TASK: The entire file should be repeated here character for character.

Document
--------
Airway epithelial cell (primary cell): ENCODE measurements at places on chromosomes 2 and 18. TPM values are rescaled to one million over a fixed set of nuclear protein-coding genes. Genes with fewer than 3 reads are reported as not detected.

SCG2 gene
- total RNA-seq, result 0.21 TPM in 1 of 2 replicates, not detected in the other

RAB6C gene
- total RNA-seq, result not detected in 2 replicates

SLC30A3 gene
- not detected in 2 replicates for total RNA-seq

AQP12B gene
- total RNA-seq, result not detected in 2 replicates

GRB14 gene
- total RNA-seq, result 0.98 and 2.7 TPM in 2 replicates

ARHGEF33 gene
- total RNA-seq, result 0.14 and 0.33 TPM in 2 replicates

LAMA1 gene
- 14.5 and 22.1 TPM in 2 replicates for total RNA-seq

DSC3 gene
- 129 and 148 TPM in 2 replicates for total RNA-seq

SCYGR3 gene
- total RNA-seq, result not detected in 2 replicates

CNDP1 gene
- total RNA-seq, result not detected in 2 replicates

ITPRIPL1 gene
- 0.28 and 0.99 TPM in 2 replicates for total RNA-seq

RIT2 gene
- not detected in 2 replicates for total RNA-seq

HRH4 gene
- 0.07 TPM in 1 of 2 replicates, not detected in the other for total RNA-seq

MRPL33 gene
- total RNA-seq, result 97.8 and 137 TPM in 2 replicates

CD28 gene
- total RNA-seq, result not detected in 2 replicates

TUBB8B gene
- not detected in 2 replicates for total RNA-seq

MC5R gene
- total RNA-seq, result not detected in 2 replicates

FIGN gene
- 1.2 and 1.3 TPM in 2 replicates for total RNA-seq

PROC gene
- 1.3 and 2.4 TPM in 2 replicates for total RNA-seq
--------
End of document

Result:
Airway epithelial cell (primary cell): ENCODE measurements at places on chromosomes 2 and 18. TPM values are rescaled to one million over a fixed set of nuclear protein-coding genes. Genes with fewer than 3 reads are reported as not detected.

SCG2 gene
- total RNA-seq, result 0.21 TPM in 1 of 2 replicates, not detected in the other

RAB6C gene
- total RNA-seq, result not detected in 2 replicates

SLC30A3 gene
- not detected in 2 replicates for total RNA-seq

AQP12B gene
- total RNA-seq, result not detected in 2 replicates

GRB14 gene
- total RNA-seq, result 0.98 and 2.7 TPM in 2 replicates

ARHGEF33 gene
- total RNA-seq, result 0.14 and 0.33 TPM in 2 replicates

LAMA1 gene
- 14.5 and 22.1 TPM in 2 replicates for total RNA-seq

DSC3 gene
- 129 and 148 TPM in 2 replicates for total RNA-seq

SCYGR3 gene
- total RNA-seq, result not detected in 2 replicates

CNDP1 gene
- total RNA-seq, result not detected in 2 replicates

ITPRIPL1 gene
- 0.28 and 0.99 TPM in 2 replicates for total RNA-seq

RIT2 gene
- not detected in 2 replicates for total RNA-seq

HRH4 gene
- 0.07 TPM in 1 of 2 replicates, not detected in the other for total RNA-seq

MRPL33 gene
- total RNA-seq, result 97.8 and 137 TPM in 2 replicates

CD28 gene
- total RNA-seq, result not detected in 2 replicates

TUBB8B gene
- not detected in 2 replicates for total RNA-seq

MC5R gene
- total RNA-seq, result not detected in 2 replicates

FIGN gene
- 1.2 and 1.3 TPM in 2 replicates for total RNA-seq

PROC gene
- 1.3 and 2.4 TPM in 2 replicates for total RNA-seq